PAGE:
Me Vasantrao is the latest addition to the healthy library of Marathi-language biopics. Nipun Dharmadhikari’s film moves between the formative years of renowned Hindustani classical singer Vasantrao Deshpande and the time just before his death in 1983, when the musician talks to an unseen visitor minutes before a stage performance. Tabla maven Zakir Hussain is drumming up a storm on the stage. In the green room, Vasantrao (Rahul Deshpande) looks back on the dark clouds that have hung over much of his existence.
It’s an adventure characterised by life-altering encounters, epiphanies and missteps. The first person to leave a mark on Vasantrao is his mother (Anita Date), who walks out on her feckless husband soon after Vasantrao’s birth in 1920.
Vasantrao never gets over the absence of his father, seeking them in a series of mentors, screenwriters Dharmadhikari and Upendra Sidhaye suggests. These include one of his early gurus Shankarrao Sapre (Sarang Sathaye) and the singers Deenanath Mangeshkar (Amey Wagh) and Khan (Kumud Mishra).
Despite being celebrated as a child prodigy, Vasantrao takes decades to come into view. Like its lead character, Me Vasantrao is still buffering at the interval point, where we see a grown Vasantrao unable to escape the pressures of providing for his family and unwilling to sacrifice stability for the unknowable pleasures of a music career.
Like the single swatch that gives a sense of the whole tapestry, Me Vasantrao takes a part-for-the whole approach. The biopic’s leitmotif is the making of Vasantrao Deshpande – the “me” or the I of the title – and his efforts to balance resilience with diffidence.
Unlike most biopics, Dharmadhikari’s movie acknowledges the contributors and supporters who rescue its late-blooming hero from the perils of anonymity.
There is no dearth of people praising Vasantrao’s golden voice, nor is there are a shortage of scenes of Vasantrao on the brink of long-awaited stardom, only to be pulled back by his own timidity. Even as Vasantrao resists being identified with any one musical gharana, the film suggests that his artistry was shaped by a range of eclectic influences, each of which enriched his craft even as it made him hard to categorise.
The iconic writer PL Deshpande (Pushkaraj Chirputkar) is Vasantrao’s biggest ally, scattering about sage advice and bon mots. (PL Deshpande was the subject of another recent two-part biopic, Mahesh Manjrekar’s Bhai, starring Sagar Deshmukh.) PL Deshpande is attempting to sing when he first meets Vasantrao, but gracefully withdraws and devotes the next several years to championing his friend’s talents.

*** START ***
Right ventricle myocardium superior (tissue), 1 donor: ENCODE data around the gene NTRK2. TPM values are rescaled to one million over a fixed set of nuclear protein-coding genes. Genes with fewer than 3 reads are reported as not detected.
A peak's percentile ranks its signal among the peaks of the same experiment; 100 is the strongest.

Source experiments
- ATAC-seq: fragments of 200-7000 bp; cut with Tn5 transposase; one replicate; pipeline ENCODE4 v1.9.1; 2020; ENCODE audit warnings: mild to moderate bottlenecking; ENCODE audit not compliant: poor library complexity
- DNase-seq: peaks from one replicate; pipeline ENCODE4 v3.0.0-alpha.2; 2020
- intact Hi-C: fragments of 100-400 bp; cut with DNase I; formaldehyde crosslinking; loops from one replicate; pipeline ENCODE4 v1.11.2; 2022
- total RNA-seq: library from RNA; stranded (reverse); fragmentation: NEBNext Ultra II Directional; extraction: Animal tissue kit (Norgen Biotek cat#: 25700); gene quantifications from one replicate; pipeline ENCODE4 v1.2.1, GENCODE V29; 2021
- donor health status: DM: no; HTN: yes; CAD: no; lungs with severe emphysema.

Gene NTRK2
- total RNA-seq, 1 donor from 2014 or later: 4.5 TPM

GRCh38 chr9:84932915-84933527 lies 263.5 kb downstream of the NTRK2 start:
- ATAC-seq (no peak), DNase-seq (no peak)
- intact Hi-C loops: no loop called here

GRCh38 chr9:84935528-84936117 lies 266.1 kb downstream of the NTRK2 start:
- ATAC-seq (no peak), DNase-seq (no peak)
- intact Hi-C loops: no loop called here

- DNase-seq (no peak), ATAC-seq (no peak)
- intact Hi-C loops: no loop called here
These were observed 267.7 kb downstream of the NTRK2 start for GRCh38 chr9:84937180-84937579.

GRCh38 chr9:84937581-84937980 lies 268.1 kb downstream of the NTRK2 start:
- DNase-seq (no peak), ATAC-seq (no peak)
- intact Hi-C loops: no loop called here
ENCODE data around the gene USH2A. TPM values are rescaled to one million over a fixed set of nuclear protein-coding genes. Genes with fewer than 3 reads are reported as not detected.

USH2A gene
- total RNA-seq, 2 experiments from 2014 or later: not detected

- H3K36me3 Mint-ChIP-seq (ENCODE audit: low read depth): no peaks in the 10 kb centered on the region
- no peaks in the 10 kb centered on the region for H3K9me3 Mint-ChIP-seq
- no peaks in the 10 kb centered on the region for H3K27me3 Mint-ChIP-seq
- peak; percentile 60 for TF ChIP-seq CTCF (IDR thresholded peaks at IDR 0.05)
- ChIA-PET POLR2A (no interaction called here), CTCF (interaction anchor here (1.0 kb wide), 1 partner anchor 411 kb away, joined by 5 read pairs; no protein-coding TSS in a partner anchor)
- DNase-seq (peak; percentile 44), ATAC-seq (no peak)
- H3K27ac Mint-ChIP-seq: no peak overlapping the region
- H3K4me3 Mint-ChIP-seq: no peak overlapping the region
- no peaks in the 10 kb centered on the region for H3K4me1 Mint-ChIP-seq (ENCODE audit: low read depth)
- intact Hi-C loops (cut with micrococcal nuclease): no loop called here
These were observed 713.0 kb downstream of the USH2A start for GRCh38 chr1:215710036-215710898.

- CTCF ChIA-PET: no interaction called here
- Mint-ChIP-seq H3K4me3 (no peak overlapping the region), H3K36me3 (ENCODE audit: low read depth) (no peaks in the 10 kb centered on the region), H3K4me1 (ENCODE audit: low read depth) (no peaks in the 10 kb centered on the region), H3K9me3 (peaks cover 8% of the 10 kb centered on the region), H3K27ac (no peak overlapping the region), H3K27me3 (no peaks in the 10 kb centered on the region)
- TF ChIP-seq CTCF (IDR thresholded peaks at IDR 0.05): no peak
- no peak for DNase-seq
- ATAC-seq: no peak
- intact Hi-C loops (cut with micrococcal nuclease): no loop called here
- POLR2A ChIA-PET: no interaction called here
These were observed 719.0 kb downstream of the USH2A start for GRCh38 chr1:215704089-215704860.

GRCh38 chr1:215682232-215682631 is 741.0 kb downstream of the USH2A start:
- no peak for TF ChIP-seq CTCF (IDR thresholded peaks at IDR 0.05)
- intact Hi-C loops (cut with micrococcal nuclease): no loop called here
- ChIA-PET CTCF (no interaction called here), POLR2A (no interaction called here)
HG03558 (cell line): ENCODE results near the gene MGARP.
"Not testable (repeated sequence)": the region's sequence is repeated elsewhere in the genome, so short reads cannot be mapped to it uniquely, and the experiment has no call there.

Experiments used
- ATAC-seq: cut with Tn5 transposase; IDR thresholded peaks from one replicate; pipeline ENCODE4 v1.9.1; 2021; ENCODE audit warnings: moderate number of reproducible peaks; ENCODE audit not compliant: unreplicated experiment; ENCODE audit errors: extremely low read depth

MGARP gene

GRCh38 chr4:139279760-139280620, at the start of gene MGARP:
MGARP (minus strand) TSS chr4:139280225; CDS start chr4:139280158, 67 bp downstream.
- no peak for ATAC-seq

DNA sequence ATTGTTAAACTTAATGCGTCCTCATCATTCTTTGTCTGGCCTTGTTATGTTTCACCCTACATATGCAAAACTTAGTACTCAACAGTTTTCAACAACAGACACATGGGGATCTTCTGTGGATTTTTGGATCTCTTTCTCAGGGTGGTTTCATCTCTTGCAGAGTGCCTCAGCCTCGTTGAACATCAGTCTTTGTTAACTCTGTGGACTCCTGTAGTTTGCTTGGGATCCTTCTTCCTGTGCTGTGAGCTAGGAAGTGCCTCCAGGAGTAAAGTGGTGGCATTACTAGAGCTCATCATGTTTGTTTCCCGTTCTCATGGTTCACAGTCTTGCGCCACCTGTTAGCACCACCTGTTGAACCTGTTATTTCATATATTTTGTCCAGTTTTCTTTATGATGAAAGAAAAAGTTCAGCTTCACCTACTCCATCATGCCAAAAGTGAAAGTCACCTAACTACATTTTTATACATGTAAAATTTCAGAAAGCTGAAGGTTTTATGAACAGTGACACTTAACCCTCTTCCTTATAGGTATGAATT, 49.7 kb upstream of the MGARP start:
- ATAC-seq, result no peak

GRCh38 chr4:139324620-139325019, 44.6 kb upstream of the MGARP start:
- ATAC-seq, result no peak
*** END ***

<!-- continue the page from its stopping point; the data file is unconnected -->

Begum Akhtar (Durga Jasraj) plays her part in rescuing Vasantrao from yet another moment of doubt. Serendipity has male and female faces, taking the form of a fan and a lavani singer who give Vasantrao the confidence to throw caution to the winds.
The exploration of Vasantrao’s drudge years stretches out the film to 180 minutes. Despite being schematic and repetitive, Me Vasantrao commands attention on account of strongly written scenes, committed actors and a glorious score by Rahul Deshpande and Bhushan Mate.
Vasantrao finally comes into his own with Purushottam Dharvekar’s blockbuster stage production Katiyar Kaljat Ghusli. The musical play, about the rivalry between the Hindustani classical singers Khansaheb and Shastri, starred Vasantrao Deshpande as Khansahab. (The play was adapted by actor-filmmaker Subodh Bhave for the film Katiyar Kaljat Ghusli in 2015.)
Dharmadhikari and his co-writer attempt to contextualise Khansahab’s obduracy, which leads to professional and personal ruin. Me Vasantrao proposes that Khansahab’s stubbornness mirrors the difficult experiences of the man who portrays him on the stage – among the film’s most inspired ideas.
Me Vasantrao is sometimes plays out like an episodic series with too much attention on cliche-ridden eureka instances and too little investment in moments that might have provided greater psychological shading. The decision to shoot the actors in tight close-ups benefits only the more seasoned among them.
Rahul Deshpande, Vasantrao Deshpande’s grandson and himself a classical singer, is always more convincing singing than emoting. Anita Date, as Vasantrao’s tough-hided mother, and Pushkaraj Chirputkar, as the jovial PL Deshpande, stand out in the ensemble cast.
The music, the lodestar of Vasantrao’s wanderings, elevates even ordinary scenes. Rahul Deshpande has sung most of the film’s full-throated compositions. One of them plays out in the final scene and well into the closing credits, but is stirring enough to ensure that nobody will move till the last note has been sung.